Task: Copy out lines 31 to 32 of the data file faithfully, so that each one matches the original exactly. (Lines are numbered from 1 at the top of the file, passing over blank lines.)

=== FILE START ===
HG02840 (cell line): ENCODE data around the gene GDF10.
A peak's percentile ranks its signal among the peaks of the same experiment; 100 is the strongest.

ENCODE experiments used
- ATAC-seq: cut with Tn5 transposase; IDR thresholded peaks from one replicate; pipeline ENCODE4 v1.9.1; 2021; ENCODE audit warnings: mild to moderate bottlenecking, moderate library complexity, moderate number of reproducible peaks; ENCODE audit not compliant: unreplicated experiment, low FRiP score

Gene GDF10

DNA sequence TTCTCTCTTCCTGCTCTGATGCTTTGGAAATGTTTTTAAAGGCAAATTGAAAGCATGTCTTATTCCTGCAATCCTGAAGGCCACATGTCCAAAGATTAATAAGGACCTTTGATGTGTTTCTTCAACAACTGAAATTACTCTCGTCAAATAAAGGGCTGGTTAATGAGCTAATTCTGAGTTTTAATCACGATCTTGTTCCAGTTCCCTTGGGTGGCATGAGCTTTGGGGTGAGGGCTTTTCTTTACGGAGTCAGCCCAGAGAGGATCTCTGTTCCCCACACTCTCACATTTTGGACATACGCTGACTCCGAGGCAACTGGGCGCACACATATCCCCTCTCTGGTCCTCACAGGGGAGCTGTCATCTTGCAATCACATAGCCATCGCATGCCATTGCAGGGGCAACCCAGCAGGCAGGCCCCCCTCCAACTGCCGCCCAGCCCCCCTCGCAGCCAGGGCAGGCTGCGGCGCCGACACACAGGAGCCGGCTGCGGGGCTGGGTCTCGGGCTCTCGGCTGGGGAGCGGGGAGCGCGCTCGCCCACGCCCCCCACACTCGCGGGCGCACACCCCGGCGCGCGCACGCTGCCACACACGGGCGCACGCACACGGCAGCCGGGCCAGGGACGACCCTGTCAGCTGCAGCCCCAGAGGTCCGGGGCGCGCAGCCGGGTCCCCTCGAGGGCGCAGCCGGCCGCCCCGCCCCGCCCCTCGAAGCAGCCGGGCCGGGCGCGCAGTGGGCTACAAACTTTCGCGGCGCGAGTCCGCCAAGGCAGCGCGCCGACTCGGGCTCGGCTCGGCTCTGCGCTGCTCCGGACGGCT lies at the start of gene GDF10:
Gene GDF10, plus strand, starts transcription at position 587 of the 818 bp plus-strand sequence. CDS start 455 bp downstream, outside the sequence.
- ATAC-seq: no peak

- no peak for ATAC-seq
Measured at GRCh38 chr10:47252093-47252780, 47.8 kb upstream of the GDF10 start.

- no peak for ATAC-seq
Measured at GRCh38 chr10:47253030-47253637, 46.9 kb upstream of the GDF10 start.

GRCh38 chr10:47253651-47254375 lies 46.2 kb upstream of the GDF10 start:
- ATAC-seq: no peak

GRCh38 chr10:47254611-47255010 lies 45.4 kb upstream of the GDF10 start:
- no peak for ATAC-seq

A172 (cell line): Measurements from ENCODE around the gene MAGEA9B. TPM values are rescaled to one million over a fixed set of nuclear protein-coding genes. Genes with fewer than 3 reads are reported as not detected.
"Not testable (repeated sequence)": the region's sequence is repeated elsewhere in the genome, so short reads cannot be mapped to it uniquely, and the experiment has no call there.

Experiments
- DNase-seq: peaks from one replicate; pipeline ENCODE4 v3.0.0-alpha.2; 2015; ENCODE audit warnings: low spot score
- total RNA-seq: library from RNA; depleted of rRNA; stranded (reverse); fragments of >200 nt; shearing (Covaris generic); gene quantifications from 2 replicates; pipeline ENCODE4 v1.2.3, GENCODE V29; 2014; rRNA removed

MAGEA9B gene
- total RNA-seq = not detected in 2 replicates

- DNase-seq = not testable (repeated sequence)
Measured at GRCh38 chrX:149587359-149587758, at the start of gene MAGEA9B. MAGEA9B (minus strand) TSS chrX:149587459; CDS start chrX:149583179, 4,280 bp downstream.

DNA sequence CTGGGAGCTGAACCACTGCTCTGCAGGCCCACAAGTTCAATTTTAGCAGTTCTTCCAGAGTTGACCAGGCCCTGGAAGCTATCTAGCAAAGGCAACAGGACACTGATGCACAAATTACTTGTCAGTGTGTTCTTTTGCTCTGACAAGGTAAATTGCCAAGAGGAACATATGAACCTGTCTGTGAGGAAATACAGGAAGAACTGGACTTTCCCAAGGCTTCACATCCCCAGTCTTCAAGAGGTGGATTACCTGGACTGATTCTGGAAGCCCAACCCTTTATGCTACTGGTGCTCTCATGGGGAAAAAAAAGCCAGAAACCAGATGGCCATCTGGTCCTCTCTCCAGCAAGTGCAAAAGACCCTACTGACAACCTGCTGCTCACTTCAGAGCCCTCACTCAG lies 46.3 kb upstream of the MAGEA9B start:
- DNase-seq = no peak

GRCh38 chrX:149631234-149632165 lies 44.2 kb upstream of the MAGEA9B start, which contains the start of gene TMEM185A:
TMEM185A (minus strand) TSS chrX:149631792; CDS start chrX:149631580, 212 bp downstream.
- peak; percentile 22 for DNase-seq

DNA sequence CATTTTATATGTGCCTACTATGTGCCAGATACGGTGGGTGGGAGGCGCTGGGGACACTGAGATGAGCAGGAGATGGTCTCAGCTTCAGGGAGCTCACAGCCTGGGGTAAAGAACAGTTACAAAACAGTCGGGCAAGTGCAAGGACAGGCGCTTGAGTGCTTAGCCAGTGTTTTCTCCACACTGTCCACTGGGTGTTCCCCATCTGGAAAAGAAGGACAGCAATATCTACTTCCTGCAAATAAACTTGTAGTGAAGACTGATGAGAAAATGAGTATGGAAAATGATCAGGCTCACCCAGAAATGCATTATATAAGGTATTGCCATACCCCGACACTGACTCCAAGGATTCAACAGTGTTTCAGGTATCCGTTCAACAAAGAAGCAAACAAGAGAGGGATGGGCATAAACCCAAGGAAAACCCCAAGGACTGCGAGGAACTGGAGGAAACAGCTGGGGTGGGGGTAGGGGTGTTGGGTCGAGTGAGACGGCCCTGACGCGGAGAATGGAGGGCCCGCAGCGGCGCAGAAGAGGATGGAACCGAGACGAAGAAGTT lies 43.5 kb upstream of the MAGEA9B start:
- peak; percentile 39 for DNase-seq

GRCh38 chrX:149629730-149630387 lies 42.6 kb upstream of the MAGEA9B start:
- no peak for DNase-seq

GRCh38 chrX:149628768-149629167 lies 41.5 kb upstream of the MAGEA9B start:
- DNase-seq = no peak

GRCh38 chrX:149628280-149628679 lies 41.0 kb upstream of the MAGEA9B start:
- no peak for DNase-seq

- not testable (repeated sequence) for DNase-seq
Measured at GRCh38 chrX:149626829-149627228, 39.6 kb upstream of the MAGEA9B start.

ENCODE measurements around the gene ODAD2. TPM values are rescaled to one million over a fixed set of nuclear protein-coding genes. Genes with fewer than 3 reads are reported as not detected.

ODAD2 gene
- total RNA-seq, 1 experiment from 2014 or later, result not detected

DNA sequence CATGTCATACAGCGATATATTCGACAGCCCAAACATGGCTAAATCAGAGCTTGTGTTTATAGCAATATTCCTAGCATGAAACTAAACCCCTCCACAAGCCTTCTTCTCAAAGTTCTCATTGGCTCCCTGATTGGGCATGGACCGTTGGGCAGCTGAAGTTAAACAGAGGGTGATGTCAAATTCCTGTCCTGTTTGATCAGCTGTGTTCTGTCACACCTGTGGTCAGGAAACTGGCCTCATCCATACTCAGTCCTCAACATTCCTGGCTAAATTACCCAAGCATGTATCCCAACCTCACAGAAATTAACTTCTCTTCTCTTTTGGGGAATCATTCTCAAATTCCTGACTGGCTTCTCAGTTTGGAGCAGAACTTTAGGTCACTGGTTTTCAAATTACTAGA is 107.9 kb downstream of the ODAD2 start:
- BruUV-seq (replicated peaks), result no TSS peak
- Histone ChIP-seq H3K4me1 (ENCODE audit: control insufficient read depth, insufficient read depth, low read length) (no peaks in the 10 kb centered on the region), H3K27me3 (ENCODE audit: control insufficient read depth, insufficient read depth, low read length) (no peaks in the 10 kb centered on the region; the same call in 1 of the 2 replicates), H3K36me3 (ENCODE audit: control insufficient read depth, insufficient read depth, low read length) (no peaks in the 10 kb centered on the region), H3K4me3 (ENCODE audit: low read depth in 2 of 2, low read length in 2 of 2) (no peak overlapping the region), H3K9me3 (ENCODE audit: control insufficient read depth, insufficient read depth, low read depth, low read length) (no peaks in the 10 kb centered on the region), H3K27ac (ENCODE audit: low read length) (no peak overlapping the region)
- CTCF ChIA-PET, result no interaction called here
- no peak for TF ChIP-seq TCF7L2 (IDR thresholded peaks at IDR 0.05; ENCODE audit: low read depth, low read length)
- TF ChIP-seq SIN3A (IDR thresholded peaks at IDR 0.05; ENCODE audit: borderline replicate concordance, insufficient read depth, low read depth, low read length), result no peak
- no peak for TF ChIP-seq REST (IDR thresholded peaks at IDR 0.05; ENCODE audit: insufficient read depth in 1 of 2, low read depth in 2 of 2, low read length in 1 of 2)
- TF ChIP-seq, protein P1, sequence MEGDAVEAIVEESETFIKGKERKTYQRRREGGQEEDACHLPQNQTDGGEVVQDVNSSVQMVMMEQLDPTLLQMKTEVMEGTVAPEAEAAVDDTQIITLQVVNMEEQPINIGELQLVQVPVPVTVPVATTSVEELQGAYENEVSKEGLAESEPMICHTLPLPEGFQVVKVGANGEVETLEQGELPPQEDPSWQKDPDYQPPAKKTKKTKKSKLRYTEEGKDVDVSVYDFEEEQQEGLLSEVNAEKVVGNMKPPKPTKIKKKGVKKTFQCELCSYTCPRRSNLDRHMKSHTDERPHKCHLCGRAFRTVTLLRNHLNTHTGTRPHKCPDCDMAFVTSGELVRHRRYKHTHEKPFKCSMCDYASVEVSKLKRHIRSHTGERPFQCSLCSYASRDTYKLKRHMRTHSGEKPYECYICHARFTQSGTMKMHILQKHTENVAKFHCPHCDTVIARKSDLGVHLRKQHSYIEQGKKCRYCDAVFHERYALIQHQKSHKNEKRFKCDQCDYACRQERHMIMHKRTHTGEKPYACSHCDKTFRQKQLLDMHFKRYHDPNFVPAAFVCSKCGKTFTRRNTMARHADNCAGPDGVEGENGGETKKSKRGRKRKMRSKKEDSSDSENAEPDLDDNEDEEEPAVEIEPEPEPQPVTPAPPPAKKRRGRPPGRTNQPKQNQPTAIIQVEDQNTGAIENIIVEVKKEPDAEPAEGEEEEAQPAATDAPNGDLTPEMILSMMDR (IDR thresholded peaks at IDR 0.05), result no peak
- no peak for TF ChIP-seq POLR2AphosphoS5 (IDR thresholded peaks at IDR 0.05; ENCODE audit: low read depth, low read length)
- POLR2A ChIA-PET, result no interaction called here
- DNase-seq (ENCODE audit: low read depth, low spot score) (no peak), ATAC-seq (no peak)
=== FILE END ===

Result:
DNA sequence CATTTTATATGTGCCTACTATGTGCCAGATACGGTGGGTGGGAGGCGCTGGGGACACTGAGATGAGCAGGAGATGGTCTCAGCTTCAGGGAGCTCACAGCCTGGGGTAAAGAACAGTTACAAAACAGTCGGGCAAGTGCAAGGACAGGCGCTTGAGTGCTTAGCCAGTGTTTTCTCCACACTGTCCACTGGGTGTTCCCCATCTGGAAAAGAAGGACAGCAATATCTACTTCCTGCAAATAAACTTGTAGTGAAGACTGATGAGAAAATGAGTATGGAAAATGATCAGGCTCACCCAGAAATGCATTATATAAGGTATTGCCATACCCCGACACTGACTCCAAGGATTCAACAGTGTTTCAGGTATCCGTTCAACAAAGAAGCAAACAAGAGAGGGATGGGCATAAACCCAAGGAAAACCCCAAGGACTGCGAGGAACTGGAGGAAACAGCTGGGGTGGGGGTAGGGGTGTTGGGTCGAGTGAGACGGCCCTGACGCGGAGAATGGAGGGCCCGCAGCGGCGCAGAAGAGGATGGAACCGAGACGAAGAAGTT lies 43.5 kb upstream of the MAGEA9B start:
- peak; percentile 39 for DNase-seq